Wife of U.S. diplomat flees UK after killing British teen in a traffic accident; U.S. refuses to waive diplomatic immunity

Many venues have reported that, on August 27, the wife of an American diplomat in England killed a teenage English citizen riding a motorbike. The woman, Anne Sacoolas (not named in most American reports, but named by Boris Johnson and several British outlets), was apparently driving on the wrong side of the road at the time, hitting and killing the 19-year-old Harry Dunn. The complication is that Sacoolas fled England after the crash and has claimed diplomatic immunity from prosecution. Read about the story here:

Although Britain, including Dominic Raab, the Foreign Secretary, has asked the U.S. to lift the woman’s diplomatic immunity, all the news reports, including the NYT above, say that this is unlikely to happen (the US already refused a request for waiver of immunity on September 5), but England is still trying.

Why won’t the US waive immunity? Well, you can read about diplomatic immunity in this Guardian article, which notes that U.S. diplomats and their families are covered throughout the UK by international and UK law. And although these diplomats are urged to obey British law, apparently they don’t have to, and immunity is rarely waived. I’m not sure if every crime is covered, so does a diplomat who, say, murders an English person also get diplomatic immunity from prosecution? Readers who know about these things should weigh in. And does fleeing the country somehow reinforce that immunity, so you don’t get extradited?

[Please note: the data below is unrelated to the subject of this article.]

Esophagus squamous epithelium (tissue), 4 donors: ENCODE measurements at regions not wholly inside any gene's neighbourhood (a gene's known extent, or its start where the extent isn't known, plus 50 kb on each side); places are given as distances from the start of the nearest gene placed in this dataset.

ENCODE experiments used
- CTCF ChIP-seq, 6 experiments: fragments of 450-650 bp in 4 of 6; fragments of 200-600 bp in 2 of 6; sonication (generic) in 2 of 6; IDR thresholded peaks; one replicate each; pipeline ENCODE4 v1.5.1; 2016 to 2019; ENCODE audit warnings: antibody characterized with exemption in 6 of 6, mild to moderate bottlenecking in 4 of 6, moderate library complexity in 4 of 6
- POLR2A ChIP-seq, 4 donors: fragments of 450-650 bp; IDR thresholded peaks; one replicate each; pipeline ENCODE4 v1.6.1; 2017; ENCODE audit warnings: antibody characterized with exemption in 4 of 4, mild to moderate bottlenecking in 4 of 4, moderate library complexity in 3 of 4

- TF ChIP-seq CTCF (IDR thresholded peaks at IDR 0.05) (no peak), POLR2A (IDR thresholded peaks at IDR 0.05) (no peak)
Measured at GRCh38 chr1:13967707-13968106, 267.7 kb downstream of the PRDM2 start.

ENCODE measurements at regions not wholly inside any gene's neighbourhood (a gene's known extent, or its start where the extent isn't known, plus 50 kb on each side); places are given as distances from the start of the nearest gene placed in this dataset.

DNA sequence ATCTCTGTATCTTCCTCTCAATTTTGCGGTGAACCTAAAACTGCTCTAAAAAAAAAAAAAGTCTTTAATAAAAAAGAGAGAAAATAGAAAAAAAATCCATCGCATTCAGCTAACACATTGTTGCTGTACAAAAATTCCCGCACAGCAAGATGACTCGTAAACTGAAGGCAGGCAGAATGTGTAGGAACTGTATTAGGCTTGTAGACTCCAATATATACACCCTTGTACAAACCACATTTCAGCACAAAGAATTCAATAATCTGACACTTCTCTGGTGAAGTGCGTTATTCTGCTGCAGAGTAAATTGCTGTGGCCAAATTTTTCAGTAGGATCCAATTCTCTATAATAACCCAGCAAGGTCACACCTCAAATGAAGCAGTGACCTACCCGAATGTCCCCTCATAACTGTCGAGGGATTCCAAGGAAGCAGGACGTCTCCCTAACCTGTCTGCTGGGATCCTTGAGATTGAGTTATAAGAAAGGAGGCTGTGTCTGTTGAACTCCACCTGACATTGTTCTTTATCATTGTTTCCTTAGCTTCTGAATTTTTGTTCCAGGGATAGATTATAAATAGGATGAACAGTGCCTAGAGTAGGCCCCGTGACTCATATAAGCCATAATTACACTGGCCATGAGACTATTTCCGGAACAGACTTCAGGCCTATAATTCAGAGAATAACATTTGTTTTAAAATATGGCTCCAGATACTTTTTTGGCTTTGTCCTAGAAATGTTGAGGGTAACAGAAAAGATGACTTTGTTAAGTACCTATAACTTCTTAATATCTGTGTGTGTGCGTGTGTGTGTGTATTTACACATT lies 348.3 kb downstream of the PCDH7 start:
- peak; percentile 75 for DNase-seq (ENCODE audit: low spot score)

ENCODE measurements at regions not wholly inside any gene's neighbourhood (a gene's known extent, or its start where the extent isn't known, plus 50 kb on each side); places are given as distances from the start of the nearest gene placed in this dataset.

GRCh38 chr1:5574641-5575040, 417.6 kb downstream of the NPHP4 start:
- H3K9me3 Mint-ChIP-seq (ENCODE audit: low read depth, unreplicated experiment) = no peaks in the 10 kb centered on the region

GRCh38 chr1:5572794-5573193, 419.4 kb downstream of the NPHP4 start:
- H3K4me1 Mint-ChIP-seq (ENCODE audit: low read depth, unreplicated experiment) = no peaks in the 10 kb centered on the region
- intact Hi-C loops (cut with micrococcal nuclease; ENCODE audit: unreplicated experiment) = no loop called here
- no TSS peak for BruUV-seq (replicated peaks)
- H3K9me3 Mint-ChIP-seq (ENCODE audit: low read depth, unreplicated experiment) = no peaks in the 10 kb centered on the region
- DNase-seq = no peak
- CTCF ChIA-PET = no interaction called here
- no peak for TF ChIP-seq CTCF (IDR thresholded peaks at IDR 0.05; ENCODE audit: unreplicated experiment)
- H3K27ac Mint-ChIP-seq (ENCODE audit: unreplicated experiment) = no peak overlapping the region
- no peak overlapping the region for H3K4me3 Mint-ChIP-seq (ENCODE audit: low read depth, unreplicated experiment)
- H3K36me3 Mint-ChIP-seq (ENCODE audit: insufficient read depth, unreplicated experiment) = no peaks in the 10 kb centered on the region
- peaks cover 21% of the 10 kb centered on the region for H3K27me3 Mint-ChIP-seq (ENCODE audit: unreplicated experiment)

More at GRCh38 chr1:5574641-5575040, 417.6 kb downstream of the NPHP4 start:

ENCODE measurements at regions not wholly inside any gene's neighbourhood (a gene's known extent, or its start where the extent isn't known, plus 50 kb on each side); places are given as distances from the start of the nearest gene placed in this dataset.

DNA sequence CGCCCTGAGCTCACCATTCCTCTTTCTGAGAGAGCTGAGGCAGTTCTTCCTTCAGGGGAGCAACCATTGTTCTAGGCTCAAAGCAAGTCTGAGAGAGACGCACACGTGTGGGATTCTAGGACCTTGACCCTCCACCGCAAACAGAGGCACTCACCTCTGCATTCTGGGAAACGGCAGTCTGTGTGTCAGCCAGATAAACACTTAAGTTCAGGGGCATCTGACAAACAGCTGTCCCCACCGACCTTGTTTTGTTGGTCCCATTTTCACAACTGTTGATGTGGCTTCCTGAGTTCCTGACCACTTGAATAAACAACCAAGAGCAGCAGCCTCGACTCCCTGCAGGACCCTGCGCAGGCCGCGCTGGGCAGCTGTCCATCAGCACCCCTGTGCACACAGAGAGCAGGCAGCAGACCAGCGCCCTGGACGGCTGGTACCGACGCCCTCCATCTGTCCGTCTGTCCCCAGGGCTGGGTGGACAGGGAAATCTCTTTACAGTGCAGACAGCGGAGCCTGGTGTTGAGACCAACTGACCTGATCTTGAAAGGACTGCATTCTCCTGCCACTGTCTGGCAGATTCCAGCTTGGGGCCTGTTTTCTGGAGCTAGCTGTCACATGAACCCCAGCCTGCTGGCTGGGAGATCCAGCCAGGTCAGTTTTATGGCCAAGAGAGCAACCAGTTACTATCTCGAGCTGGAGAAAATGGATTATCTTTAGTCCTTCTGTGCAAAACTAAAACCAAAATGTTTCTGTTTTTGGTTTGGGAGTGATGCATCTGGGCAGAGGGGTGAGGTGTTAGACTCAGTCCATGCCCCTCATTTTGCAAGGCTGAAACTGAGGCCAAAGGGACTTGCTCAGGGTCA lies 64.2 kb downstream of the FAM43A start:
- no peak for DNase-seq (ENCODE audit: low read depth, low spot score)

In this case, Sacoolas committed what would probably be classified as either reckless driving, negligent homicide, and perhaps failure to report an accident. What she allegedly did was clearly a crime, as the UK police have also asked for Sacoolas’s arrest so she can be interviewed.  The NYT also notes these complicating factors (the emphasis is mine):

The crash, the investigation, and Mr. Johnson’s identification of the American woman could further strain the so-called special relationship between the two countries, which has already been tested numerous times during Mr. Trump’s presidency.

Mr. Trump has engaged in public spats with Sadiq Khan, the mayor of London and endorsed Boris Johnson as a strong candidate for prime minister while his predecessor, Theresa May, was still in office. Kim Darroch, the British ambassador to the United States, resigned after leaked cables said Mr. Trump was “radiating insecurity” and his administration diplomatically “clumsy and inept.”

Still, Britain must walk a fine line, most notably because it is hoping to sign a trade deal with the United States after it leaves the European Union, a fraught process that is complicated by the fact that the Americans may make demands the British find unacceptable.

Robert Singh, a professor of politics at Birkbeck, University of London, who specializes in American foreign policy, said that he cannot recall a more serious immunity dispute between the two countries.

He said in an email that while the police could visit the suspect in the United States, such a visit would most likely be of limited value. “This merely seems to postpone the moment of reckoning,” he said. “If she is indeed guilty of the crime, as alleged, then there will be immense pressure upon the U.K. government to initiate formal extradition proceedings — which, one would imagine, any U.S. administration (and this one, in particular) will resist.”

The victim’s parents said they would continue fighting to get justice for their son’s death.